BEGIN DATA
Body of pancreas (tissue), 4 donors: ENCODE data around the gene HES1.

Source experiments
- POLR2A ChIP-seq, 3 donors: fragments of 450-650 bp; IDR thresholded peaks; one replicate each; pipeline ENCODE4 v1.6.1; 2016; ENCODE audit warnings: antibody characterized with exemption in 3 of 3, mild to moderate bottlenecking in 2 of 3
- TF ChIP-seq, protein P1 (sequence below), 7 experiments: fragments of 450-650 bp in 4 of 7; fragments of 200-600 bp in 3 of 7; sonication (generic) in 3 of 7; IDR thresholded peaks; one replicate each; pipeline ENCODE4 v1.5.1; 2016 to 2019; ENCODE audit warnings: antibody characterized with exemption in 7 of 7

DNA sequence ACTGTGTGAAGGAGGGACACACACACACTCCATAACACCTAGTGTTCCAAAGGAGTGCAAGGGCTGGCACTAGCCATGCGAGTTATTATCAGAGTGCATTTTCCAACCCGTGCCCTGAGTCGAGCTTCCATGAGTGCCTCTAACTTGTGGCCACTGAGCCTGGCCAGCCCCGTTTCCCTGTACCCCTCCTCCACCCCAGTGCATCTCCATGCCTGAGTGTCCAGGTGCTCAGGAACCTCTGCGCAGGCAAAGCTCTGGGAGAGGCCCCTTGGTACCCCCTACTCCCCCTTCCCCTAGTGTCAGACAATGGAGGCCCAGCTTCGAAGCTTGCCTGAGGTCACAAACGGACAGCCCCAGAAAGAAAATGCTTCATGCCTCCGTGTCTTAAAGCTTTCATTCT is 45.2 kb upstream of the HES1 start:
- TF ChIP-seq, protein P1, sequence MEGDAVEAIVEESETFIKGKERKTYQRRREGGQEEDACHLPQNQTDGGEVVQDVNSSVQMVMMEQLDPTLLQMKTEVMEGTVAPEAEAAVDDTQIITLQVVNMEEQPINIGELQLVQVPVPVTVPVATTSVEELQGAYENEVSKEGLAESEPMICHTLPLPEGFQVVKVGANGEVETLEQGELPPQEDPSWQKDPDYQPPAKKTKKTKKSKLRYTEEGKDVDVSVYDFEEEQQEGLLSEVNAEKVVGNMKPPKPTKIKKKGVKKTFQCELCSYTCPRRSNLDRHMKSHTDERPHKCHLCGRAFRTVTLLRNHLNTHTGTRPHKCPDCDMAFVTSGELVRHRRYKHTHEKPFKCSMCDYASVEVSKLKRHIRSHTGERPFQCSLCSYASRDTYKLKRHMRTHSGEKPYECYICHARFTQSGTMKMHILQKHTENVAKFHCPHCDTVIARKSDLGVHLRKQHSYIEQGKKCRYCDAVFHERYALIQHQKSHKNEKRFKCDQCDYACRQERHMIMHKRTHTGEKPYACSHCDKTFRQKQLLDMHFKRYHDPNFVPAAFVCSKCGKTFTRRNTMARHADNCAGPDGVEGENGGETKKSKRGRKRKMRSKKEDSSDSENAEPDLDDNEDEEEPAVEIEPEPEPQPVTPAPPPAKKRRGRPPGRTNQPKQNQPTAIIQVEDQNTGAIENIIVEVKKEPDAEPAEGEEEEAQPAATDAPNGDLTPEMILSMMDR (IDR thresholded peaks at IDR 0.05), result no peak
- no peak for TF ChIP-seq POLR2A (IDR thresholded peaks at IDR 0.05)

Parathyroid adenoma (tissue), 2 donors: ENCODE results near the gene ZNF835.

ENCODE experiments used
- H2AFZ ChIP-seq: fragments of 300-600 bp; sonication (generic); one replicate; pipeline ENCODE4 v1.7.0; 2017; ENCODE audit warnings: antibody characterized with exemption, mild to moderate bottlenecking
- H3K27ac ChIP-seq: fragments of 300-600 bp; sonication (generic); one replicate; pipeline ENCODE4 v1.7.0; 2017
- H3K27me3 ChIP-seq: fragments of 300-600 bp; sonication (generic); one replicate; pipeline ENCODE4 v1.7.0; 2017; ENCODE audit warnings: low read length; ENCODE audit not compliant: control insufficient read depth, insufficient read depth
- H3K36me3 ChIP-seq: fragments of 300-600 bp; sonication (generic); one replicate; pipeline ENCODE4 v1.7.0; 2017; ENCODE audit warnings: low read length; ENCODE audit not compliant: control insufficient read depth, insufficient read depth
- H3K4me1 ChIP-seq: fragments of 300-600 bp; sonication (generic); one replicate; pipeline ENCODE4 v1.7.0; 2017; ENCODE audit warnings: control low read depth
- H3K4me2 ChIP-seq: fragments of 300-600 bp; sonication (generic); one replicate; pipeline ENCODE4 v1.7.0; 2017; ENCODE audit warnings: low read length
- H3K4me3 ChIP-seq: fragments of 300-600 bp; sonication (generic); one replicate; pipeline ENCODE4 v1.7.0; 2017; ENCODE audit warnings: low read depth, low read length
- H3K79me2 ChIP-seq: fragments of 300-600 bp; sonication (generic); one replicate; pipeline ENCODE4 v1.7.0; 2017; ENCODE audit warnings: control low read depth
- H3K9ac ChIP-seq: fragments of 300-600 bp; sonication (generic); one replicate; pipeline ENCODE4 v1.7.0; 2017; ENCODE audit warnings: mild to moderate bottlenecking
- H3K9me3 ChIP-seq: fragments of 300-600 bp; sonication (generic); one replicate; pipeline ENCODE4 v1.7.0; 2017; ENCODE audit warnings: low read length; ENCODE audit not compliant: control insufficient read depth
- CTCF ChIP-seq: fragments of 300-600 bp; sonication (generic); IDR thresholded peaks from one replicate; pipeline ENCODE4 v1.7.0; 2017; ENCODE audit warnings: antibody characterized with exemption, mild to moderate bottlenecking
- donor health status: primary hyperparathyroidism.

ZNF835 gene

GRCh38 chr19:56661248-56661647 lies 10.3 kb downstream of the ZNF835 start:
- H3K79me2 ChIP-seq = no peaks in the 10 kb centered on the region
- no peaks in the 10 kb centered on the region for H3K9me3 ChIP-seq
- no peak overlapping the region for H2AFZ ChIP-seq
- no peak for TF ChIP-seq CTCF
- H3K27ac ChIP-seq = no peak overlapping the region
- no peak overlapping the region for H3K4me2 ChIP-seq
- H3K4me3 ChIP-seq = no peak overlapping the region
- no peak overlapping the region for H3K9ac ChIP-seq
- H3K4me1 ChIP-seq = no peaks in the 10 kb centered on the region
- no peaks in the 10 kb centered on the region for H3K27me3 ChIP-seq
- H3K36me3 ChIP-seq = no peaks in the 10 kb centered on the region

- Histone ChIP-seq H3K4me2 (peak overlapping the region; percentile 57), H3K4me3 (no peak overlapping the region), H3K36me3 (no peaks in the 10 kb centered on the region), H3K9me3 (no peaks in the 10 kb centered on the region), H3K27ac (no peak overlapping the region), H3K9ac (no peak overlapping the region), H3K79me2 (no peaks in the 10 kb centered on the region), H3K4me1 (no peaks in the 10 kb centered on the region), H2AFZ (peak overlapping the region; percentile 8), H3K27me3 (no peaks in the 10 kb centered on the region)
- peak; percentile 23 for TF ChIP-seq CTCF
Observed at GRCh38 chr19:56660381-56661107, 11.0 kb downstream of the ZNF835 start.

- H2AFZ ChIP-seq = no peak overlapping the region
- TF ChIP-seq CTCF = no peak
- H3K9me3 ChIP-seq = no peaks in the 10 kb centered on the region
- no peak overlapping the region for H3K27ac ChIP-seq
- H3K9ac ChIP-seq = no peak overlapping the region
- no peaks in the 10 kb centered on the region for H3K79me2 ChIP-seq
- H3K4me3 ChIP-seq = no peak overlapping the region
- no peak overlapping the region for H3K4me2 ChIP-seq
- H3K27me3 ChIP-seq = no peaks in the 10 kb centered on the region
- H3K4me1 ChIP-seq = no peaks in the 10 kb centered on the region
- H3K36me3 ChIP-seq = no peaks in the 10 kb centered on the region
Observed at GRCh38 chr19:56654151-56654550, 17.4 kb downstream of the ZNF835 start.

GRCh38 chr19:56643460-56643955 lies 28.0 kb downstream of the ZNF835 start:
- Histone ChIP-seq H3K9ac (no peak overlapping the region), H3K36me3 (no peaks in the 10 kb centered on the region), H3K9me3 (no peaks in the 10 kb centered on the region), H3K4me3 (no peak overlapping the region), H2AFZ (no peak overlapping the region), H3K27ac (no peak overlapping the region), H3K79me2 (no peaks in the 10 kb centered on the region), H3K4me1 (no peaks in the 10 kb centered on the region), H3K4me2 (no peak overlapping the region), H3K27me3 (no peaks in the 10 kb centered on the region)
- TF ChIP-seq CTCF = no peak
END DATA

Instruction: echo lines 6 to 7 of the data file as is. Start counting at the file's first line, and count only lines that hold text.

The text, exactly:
- TF ChIP-seq, protein P1, sequence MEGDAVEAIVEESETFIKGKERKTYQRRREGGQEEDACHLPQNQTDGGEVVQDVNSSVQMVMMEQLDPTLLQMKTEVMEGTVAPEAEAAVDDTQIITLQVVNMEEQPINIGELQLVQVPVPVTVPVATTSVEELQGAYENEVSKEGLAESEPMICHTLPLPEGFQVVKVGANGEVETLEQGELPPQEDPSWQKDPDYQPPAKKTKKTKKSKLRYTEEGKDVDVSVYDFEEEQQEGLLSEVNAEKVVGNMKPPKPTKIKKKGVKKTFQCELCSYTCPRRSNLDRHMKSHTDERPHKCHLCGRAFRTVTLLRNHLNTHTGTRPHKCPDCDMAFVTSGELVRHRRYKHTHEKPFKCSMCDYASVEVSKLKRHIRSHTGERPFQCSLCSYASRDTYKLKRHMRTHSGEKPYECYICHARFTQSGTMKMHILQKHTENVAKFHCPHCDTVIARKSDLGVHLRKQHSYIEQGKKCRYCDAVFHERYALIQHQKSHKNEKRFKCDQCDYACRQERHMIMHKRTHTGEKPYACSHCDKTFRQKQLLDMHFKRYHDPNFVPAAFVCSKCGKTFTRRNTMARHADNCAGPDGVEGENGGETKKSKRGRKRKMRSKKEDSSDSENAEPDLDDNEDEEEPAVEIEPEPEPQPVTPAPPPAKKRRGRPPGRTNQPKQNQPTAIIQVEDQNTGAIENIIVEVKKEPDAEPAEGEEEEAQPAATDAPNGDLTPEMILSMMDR (IDR thresholded peaks at IDR 0.05), result no peak
- no peak for TF ChIP-seq POLR2A (IDR thresholded peaks at IDR 0.05)